Staff Sgt. Ronald Shurer, a medic in the Green Berets, was part of a small unit sent by helicopter on a risky mission to track down an enemy fighter in a remote mountain village in northeastern Afghanistan in 2008.
After the Americans landed and began climbing the mountain to approach the village, they came under withering fire from an unexpectedly large force of some 200 fighters armed with automatic rifles, machine guns and rocket-propelled grenades, according to the military.
Shurer, the only medic in the unit, said he could "feel the dirt kicking up" from the incoming fire all around him. He treated the wounded, but his team remained pinned down on the mountainside.
He then took nylon webbing to fashion a makeshift sling, which he used to lower the injured down the mountain. He then helped them evacuate by helicopter.
But Shurer wasn't finished. He made his way back up the mountain to take part in the battle in the Shok Valley. At one point, he was hit in the helmet by a bullet and shaken up, but not wounded. The fighting lasted more than five hours, according to the military.
"Not a single American died in that brutal battle, thanks in great measure to Ron's heroic actions," President Trump said at the White House in a ceremony on Monday where he awarded Shurer the Medal of Honor.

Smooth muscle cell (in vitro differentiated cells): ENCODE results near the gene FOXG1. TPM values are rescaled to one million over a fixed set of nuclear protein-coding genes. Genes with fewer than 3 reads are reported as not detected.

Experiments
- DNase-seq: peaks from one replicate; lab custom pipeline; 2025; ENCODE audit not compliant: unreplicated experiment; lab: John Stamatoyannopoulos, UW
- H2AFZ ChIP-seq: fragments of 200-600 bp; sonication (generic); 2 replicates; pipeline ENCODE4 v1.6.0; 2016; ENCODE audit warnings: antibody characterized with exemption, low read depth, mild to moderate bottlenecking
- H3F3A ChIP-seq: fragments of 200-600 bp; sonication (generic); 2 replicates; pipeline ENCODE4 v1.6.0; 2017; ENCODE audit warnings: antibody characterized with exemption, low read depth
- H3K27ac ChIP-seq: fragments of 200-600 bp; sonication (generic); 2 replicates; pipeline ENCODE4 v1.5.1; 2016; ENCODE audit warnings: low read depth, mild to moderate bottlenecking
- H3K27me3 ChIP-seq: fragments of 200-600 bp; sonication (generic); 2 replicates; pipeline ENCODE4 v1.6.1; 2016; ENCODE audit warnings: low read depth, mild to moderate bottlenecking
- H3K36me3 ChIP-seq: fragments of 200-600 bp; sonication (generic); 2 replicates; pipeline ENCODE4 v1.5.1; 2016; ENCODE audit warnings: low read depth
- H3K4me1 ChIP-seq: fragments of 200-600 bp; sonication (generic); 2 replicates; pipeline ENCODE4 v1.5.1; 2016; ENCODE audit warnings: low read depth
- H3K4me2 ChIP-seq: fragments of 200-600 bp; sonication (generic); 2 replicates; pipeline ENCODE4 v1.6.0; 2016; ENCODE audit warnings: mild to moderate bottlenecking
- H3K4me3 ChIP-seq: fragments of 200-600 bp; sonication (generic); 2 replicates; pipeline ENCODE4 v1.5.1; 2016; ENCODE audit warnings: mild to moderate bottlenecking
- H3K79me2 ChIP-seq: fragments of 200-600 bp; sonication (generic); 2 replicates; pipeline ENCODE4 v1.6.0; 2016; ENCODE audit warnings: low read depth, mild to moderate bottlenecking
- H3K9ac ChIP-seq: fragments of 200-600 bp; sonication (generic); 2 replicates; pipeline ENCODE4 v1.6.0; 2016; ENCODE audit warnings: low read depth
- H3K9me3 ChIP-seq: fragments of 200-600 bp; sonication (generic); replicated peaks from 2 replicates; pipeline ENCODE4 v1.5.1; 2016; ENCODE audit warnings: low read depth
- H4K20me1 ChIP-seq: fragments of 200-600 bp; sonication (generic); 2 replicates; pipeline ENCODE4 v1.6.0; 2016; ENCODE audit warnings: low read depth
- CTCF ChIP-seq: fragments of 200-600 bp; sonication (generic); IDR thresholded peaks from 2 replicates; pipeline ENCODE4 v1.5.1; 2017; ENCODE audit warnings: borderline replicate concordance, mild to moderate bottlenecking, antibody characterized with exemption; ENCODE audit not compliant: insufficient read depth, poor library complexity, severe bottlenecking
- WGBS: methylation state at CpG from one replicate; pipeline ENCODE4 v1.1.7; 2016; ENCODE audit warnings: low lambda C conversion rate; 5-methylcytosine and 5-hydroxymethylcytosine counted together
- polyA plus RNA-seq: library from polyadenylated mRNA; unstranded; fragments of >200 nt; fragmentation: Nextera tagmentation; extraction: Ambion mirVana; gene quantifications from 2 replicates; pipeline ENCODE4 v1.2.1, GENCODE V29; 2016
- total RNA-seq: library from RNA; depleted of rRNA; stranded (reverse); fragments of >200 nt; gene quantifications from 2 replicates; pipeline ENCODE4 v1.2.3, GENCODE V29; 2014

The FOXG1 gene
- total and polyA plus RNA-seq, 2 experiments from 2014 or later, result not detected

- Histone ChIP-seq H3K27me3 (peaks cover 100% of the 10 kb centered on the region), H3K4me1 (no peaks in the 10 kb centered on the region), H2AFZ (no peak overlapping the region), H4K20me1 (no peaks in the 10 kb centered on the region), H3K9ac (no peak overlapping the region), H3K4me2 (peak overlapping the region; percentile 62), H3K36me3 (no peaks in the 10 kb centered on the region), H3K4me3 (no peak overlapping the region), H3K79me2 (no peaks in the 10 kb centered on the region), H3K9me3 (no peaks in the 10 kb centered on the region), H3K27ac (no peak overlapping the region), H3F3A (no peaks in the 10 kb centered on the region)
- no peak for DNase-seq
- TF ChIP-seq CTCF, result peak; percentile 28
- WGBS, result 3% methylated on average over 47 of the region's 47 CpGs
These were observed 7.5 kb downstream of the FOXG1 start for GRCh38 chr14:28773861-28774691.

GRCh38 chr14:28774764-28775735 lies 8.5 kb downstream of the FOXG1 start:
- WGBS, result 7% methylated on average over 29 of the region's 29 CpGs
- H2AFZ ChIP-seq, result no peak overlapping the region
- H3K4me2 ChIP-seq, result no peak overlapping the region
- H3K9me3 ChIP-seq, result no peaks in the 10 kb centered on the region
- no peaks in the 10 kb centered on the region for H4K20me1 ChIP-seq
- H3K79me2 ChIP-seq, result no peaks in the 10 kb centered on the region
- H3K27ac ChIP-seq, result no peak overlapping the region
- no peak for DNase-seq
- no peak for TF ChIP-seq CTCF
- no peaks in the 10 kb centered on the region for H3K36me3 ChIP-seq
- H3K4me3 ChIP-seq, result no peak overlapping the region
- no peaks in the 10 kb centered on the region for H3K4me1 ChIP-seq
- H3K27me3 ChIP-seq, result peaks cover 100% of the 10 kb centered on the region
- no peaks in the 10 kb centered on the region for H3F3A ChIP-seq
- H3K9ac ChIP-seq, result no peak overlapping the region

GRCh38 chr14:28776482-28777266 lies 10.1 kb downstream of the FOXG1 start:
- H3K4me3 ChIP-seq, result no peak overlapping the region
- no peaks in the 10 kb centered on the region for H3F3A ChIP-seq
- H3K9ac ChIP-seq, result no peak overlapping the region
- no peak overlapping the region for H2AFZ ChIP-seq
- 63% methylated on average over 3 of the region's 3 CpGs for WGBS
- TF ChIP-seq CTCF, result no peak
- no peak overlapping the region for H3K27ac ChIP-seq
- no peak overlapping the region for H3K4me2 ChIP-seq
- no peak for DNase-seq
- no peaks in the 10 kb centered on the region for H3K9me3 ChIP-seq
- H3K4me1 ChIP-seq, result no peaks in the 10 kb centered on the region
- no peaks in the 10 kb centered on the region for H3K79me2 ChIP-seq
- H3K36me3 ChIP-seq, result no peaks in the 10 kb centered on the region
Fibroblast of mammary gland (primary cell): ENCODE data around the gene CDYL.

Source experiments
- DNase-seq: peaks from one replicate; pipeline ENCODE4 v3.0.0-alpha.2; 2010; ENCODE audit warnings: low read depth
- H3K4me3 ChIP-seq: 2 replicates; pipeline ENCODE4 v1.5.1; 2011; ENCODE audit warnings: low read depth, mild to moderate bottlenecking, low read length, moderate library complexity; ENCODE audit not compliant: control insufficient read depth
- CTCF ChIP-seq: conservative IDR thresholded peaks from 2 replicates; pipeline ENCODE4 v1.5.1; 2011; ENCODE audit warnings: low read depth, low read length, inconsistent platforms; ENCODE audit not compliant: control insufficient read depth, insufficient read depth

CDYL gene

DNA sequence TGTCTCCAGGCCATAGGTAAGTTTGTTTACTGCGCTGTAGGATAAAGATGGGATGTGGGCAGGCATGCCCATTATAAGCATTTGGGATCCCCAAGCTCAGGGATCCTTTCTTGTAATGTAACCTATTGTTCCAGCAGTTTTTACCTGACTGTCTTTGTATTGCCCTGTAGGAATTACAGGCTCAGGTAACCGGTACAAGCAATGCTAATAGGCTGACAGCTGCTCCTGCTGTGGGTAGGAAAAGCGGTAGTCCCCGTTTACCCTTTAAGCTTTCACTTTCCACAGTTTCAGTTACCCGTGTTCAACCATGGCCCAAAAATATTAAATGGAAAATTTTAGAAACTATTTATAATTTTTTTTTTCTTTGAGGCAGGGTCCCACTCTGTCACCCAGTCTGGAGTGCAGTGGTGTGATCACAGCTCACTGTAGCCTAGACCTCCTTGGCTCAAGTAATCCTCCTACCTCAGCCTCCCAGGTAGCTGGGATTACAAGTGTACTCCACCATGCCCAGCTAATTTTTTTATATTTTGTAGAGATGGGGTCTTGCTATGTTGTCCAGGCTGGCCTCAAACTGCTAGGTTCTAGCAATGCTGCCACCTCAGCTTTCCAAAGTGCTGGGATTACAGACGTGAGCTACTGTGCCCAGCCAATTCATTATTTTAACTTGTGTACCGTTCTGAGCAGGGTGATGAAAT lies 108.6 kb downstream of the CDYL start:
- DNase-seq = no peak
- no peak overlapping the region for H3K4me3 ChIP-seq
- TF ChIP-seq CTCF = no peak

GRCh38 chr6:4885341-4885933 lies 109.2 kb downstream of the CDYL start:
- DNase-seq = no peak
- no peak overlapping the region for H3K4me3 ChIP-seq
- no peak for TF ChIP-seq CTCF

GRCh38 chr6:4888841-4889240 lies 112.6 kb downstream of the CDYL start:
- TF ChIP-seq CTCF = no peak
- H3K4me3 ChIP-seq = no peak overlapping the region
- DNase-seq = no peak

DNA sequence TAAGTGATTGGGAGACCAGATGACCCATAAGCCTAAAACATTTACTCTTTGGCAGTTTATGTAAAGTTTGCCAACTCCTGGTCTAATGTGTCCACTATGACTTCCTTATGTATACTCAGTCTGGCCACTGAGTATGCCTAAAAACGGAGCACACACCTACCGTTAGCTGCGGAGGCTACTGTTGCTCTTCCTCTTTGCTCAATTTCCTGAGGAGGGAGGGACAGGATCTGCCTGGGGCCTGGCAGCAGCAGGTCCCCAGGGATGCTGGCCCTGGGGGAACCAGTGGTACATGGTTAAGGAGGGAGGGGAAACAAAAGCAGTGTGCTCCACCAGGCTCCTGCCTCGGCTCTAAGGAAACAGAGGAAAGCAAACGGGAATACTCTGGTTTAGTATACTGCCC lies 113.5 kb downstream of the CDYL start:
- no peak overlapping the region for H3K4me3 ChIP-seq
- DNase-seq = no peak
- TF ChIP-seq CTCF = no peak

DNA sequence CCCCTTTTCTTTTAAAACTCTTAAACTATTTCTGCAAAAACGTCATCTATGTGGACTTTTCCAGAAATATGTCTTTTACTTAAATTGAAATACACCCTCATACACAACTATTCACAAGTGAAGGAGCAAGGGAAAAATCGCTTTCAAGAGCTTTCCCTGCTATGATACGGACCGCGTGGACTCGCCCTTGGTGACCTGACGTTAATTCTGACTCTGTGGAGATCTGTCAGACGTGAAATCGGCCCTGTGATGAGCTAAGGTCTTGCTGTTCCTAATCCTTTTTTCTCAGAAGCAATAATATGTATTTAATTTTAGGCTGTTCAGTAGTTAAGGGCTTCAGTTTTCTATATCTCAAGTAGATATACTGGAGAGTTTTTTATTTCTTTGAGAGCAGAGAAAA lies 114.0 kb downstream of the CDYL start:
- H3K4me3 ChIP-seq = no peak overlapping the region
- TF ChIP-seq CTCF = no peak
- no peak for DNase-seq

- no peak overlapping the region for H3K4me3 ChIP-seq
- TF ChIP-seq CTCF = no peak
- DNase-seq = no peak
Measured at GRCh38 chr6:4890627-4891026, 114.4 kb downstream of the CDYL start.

Several Americans were wounded, and one Afghan serving as an interpreter for the U.S. military was killed.
Trump told Shurer's story: the son of two Air Force members, he grew up on military bases and wanted to join the armed forces. After graduating from Washington State University, he tried to enlist, but was turned away on medical grounds.
"I can't believe they rejected you," Trump said. "Boy, that was a bad mistake."
But after the al-Qaida attacks in 2001, Shurer, tried to sign up for the military again, and was accepted this time by the Army. He later qualified for the Green Berets.
His heroics in Afghanistan took place when he had just a month left on that deployment, his second to the country.
Shurer left the military in 2010, and has since become a Secret Service agent in Washington.
But he's now facing a new life-threatening battle — last year he was diagnosed with stage 4 lung cancer.
"He's done everything he can. He's been fighting it every single day with courage and with strength," Trump said. "He's a warrior."
Shurer, 39, received a standing ovation from those attending the ceremony, including 11 men who fought with him. Also present were Shurer's parents, his wife Miranda, and their sons, ages 10 and 7.
Shurer did not speak Monday. But when interviewed previously about the battle on April 6, 2008, he said: "I'm not a hero I just happened to be the medic there that day. The guys trusted me to help them, and I was going to do everything I could not to let them down."